• Cameron Rogers

    We have a Kia Soul EV, and it does not have a Sport button and it does have a trunk blind. Otherwise you’re right, its a very solid and well-rounded car with no major flaws that we’ve noticed in a year of ownership. Just make a 200-mile one please…

    • Steve Grinwis

      I suspect it’s coming shortly….

    • Let us know if you ever want to post an owner review! 😀

      • hybridbear

        I’d be happy to do an owner review of our two EVs (2013 Ford Focus Electric & 2013 Ford Fusion Energi) if you’re ever interested.

        • Calamity_Jean

          I would be. When I told my husband that I wanted to get an electric car, he started agitating for a Focus Electric.

    • I’m sure the 200 mile version is right around the corner. The only other competition it could have would be the BYD e6, if it ever makes it here.

  • cendrizzi

    If we truly are going to see 200 mils for about the same price starting next year then this seems like a bad option. Not bad among the current options but hard to justify with so much better so soon.

    • Bob_Wallace

      I hope GM hurries up and introduces their Bolt. And Tesla is able to introduce the Mod3 in March. Those events should be game changers. Pretty much the end of the low range EV.

    • I guess we have to keep in mind that this is really a second EV generation and that the 150 mile range of next EVs will be the third. It’s difficult to pit those generation next to each other. In many ways, they’re like Apple computers. You buy one and don’t look at anything else the company offers for a few years, or else you get instant regret for not having waited longer.

  • JH

    Still waiting for the model 3. Or the bolt. The range us simply not there yet.

    • I guess it depends on what you need out of range.

      This truly was the first car, outside of a Tesla that didn’t send me looking for a charger every time I used it. I feel it is a very reasonable car for any commuter, as long as you don’t have to drive 100 miles.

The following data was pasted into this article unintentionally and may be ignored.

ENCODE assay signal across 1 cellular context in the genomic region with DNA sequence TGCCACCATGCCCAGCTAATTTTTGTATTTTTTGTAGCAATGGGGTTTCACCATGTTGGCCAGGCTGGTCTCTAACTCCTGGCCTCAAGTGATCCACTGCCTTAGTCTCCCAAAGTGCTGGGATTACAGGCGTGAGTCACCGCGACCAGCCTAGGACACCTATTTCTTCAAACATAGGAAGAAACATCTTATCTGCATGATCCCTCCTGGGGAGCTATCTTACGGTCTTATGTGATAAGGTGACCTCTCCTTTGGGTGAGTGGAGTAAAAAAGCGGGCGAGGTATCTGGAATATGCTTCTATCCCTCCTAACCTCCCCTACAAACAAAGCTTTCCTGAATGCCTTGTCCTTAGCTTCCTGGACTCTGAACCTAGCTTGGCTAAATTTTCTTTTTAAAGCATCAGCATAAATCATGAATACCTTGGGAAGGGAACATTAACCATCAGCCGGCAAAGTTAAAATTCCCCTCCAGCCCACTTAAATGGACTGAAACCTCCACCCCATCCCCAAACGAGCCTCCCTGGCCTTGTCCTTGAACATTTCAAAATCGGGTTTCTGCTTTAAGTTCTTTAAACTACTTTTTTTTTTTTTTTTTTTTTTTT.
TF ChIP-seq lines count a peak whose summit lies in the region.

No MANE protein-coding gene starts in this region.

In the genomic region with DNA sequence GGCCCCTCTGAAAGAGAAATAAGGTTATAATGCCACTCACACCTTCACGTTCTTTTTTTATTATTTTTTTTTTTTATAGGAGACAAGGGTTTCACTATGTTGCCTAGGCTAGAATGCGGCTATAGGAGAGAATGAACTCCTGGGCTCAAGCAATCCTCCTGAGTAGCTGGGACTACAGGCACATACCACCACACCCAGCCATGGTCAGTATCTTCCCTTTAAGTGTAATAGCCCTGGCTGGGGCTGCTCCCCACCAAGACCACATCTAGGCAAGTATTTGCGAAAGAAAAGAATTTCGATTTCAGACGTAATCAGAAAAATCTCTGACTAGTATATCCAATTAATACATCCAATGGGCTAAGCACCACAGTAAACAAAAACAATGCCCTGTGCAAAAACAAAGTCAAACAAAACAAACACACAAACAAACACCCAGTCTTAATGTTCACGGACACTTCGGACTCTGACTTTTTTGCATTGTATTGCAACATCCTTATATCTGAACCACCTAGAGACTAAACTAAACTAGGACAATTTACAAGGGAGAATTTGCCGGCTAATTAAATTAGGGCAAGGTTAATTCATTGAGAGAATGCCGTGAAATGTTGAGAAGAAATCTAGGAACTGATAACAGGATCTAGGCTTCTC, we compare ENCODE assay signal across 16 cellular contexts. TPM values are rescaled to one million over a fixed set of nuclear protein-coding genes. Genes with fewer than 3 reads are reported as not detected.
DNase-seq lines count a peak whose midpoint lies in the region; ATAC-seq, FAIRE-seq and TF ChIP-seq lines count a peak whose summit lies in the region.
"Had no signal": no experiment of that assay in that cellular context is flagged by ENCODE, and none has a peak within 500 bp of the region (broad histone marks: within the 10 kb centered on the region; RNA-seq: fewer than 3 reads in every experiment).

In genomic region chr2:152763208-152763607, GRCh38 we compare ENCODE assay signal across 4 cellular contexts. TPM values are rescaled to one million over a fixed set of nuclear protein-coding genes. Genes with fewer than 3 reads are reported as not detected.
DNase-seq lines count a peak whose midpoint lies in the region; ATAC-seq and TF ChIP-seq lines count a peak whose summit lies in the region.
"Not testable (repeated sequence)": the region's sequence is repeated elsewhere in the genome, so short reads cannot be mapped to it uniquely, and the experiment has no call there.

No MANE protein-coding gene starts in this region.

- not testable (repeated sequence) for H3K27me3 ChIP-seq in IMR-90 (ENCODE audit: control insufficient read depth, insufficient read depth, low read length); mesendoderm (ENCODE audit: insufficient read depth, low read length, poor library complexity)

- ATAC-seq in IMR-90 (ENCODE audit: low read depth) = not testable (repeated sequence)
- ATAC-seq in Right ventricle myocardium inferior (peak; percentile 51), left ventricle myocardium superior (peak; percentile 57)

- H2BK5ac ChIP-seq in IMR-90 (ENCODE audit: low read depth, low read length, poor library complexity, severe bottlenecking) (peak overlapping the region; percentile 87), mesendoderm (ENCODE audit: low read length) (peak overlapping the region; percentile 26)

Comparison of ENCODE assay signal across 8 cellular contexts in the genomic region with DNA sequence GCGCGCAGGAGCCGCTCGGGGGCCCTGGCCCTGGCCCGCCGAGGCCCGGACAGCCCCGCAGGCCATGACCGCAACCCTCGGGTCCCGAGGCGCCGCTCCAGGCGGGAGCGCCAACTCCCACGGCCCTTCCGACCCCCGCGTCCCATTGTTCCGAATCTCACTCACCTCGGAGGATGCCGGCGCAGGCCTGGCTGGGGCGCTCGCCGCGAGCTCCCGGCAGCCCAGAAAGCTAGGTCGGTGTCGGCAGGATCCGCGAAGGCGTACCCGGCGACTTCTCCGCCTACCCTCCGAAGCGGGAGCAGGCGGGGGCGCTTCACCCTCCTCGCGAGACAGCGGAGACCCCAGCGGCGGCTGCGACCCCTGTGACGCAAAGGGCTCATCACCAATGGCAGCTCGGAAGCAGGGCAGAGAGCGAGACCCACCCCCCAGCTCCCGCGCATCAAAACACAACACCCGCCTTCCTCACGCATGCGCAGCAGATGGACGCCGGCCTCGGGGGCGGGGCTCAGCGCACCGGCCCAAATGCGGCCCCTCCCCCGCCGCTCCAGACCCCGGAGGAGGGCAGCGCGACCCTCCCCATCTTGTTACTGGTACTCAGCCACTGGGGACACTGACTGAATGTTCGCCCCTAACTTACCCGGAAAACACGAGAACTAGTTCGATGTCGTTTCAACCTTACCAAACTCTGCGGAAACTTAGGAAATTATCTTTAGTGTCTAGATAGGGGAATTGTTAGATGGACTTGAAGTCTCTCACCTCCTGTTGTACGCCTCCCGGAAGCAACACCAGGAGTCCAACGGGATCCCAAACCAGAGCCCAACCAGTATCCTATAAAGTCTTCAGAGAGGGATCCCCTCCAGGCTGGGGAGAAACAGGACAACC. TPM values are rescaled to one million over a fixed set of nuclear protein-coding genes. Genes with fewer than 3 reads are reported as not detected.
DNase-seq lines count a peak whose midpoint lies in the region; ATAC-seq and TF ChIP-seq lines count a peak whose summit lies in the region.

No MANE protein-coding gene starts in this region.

• JH

        Yes as a special case car it is great. No doubt about that. For the most part it would be enough for me to. But not for *all* aspects. So I wait until I get a car where the level of compromise is so low it is negligible.

        • I tried to emulate a real life scenario by driving around 40+ miles every day in traffic and non-traffic conditions. It was the first time I had an EV like this, i.e. non-Tesla that could handle two days without recharging. I feel in this case it would be good enough for most people. I sure feel sorry for anyone who drives 100 to go back and forth to work.

          • JH

            Co.muting is not the o ly reason to have a car. Every third month or so I go on l8nger trips. I don’t want the hassle and cost of renting or owning to cars. My use case is far from uncommon. So I will wait 6ntil the eV is a tally covering my needs. The leaf might get there with leaf ii and a good push on charging networks. So far, as far as I am concerned there is only one manufacturer of eV that is plug in compatible with the use case of a conventional car.i guess il have to wait some more…

          • That’s the case with most cars, I feel. I still haven’t found one car that suits all my needs. That’s why most EVs are perfect for commuting back and forth to work and the occasional trip to the store. As far as longer distance, plenty of EV owners manage it with some calculation. I understand where you’re coming though.

          • JH

            At the rate things are going I don’t expect to wait that much longer. Perhaps about 3-4 years which is a good thing.

          • I think you;re about right. We will see unveilings sooner, but as to mass manufacturing, the first real mass manufactured and fairly affordable 200 mile range EVs are going to be right before 2020. Who knows, maybe Faraday Future will pull out a rabbit out of its hat!

  • Martams

    Only seats 4? We’re going to make a big issue out of this!!!

    • Joshua Burstyn

      Ours seems to seat five?

  • Kyle Field

    Nice review Nicolas! Very thorough and great to get a video tour of the car. I agree with your assessment overall – I was very impressed at the car which really highlighted just how low my expectations were going in to the initial test drive.

    My one sticking point with it was the price. Compared to the i3 or even the 2016 Leaf, I would have a tough time selecting the Kia. It just didn’t feel like a $35k car to me.

    • Curious to see your review as well.

    • Great point Kyle and thanks for your comment. I think Kia planned the car for a long time and somewhat got delayed. I would assume the slap on the hand for the mileage discrepancy with their car. I remember Kia talking about it for a while. On paper, it looked like a killer, but BMW came to the market and kind of stole the show. I’m not sure I would compare it to an i3, no a LEAF in the end. It sits in between, as the i3 sits between a LEAF and a Tesla.

      What I really liked about it was the range.

  • gerry

    I will stick to my BMWi3 if you dont mind……..